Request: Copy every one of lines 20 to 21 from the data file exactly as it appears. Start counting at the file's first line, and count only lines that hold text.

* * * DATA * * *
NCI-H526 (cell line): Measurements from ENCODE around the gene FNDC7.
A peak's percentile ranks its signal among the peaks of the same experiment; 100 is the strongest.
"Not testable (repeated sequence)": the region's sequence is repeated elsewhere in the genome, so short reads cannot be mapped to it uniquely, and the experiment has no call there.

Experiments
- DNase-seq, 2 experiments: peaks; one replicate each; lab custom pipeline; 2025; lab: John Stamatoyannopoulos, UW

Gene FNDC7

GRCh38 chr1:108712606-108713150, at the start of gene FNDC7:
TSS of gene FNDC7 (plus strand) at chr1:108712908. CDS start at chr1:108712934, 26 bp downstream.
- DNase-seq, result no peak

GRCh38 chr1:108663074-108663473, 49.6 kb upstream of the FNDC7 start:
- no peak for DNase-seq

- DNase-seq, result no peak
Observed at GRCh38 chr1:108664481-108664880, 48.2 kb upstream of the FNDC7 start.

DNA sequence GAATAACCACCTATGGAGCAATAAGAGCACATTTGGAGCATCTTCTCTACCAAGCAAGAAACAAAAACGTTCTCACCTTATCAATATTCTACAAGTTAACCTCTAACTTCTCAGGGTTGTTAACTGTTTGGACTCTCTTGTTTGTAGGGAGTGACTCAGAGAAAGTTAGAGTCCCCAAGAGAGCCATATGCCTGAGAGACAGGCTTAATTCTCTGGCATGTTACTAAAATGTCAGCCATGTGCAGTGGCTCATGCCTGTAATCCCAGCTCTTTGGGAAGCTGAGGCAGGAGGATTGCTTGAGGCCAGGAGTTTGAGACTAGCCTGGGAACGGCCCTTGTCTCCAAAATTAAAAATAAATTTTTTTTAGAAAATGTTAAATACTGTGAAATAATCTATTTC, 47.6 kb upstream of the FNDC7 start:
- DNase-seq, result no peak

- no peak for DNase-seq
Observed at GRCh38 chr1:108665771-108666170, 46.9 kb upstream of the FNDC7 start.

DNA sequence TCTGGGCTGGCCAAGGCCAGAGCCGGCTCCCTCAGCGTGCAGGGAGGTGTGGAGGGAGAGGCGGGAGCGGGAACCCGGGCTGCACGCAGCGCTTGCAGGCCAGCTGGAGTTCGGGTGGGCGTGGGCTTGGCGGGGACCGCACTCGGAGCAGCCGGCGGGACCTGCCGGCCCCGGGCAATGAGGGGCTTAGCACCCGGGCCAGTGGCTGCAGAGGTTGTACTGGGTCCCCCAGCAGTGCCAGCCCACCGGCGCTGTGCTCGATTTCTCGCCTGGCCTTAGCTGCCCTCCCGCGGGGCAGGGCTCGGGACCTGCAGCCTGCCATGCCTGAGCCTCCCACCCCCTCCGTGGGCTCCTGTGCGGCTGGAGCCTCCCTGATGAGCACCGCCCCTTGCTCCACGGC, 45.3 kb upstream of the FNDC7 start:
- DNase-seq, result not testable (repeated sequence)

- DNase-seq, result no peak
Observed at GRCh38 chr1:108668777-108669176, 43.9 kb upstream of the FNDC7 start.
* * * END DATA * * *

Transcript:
- DNase-seq, result no peak
Observed at GRCh38 chr1:108668777-108669176, 43.9 kb upstream of the FNDC7 start.